DAYTONA BEACH, Fla. — Denny Hamlin came to the Daytona 500 determined to honor his late car owner with a victory.
He delivered in a storybook tribute for Joe Gibbs Racing.
Hamlin won NASCAR’s biggest race for the second time in four years Sunday, leading JGR in a 1-2-3 sweep of the podium in overtime. The race and the season have been dedicated to J.D. Gibbs, Joe Gibbs’ eldest son who died last month after battling a degenerative neurological disease.
J.D. Gibbs helped his father start the race team, ran it while Joe Gibbs was coaching the Washington Redskins, was a tire changer on the team’s first Daytona 500 victory and the one who discovered Hamlin during a test session at Hickory Motor Speedway in North Carolina. Hamlin was hired to drive the No. 11 — the number J.D. Gibbs used when he played football — and J.D. Gibbs’ name is on the Toyota.
When Hamlin stopped his car along the frontstretch to collect the checkered flag, he immediately credited J.D. Gibbs.
“The whole family, they did so much for me over the course of my career, and this one is for J.D,” Hamlin said. “We are desperately going to miss him the rest of our lies. His legacy still lives on through Joe Gibbs Racing and proud to do this for them.”
Kyle Busch and Erik Jones finished second and third as JGR became the second team in NASCAR history to sweep the Daytona 500 podium. Hendrick Motorsports did it in 1997 with Jeff Gordon, Terry Labonte and Ricky Craven.
Busch, now winless in 14 Daytona 500s, was initially openly disappointed in falling short.
“He’s got two, I’ve got none, and that’s just the way it goes sometimes,” Busch said.
But he reiterated the JGR and Toyota goal of working together to win the race and noted he didn’t have much of a shot at beating Hamlin because the field had been decimated by a flurry of late accidents.
“Was trying to make sure one of us gets to victory lane, first and foremost,” Busch said. “There wasn’t enough cars out there running at the end. I don’t know how it would have played out.”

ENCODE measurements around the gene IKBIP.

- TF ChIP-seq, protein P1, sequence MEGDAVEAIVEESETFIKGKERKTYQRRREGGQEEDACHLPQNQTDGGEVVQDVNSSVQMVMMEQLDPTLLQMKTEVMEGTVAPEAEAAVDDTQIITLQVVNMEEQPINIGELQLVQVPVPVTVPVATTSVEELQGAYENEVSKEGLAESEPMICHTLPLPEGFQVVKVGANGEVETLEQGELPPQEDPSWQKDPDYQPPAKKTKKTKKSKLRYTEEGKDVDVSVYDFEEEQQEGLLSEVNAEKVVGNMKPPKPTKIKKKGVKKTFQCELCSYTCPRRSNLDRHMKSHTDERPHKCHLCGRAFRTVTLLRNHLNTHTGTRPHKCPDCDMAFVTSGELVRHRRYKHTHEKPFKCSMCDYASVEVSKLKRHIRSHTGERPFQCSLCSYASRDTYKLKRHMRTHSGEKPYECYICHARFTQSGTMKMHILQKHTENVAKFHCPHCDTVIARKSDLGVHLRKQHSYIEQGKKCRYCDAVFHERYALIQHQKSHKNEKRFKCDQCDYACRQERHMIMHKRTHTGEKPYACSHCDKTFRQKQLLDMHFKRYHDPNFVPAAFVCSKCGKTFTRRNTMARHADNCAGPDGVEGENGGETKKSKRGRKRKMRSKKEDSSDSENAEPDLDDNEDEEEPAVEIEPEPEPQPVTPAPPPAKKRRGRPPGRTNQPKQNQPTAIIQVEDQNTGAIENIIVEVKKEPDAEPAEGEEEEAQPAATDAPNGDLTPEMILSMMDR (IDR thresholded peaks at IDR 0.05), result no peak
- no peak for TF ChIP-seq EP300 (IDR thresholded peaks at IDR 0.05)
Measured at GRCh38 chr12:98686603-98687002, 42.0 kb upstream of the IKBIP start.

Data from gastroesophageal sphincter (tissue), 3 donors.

The Cup Series slogged through three uninspiring exhibition races during Speedweeks to cause concern over a potentially disappointing main event. Jim France, who took over as chairman of NASCAR last August, used the pre-race driver meeting to ask the drivers to liven up the activity. Hamlin and Chase Elliott were the rare drivers to use the bottom lane in the exhibition races while the rest of the field ran single-file along the top.
“I hope a few of you drivers out there will get down on the bottom with Denny and Chase and put on a good show today,” France told the field.
The drivers obeyed and delivered an action-packed and wreck-filled running of “The Great American Race.”
There was an accident on pit road, a 21-car crash, 12 cautions and five wrecks in the final 20 laps of regulation. The race was stopped twice for cleanup totaling nearly 40 minutes in the final stretch. During the second red-flag, one of NASCAR’s track-drying trucks broke down while cleaning oil off the racing surface.
Hamlin and Busch alternated as the leaders during the handful of late restarts, and the final rush to the checkered flag was a push to hold off Ford driver and reigning NASCAR champion Joey Logano. The Ford camp went 1-2-3 in both of Thursday’s qualifying races and was favored to win the Daytona 500.
Logano, who started his career at JGR, settled for fourth and also took a moment to honor J.D. Gibbs.
Michael McDowell was fifth in a Ford but aggravated Logano by not working with him in the two-lap overtime sprint to the finish.
“I just told him that my team doesn’t pay me to push Joey Logano to a win,” McDowell said.
Ty Dillon was sixth in the highest-finishing Chevrolet.
The race featured eight drivers making their Daytona 500 debuts and rookie Ryan Preece, a short track racer from New England, was best in class with an eighth-place finish. Ross Chastain, the eighth-generation watermelon farmer who lost his main ride for this year when the FBI raided his sponsor right before Christmas, finished 10th,
Jamie McMurray, the 2010 winner, led six laps and was in the mix until he was collected in one of the late accidents. He finished 22nd in his final race before retirement.
William Byron and Alex Bowman were the youngest front row in race history but had little to show for it after the race. Bowman finished 11th and Byron, the pole-sitter, was 21st.
Hamlin last year suffered through his first winless season in the Cup Series and made a crew chief change during the offseason. When he won the 500 in 2016 it was his debut race with crew chief Mike Wheeler, and this victory came in his first race with Chris Gabehart.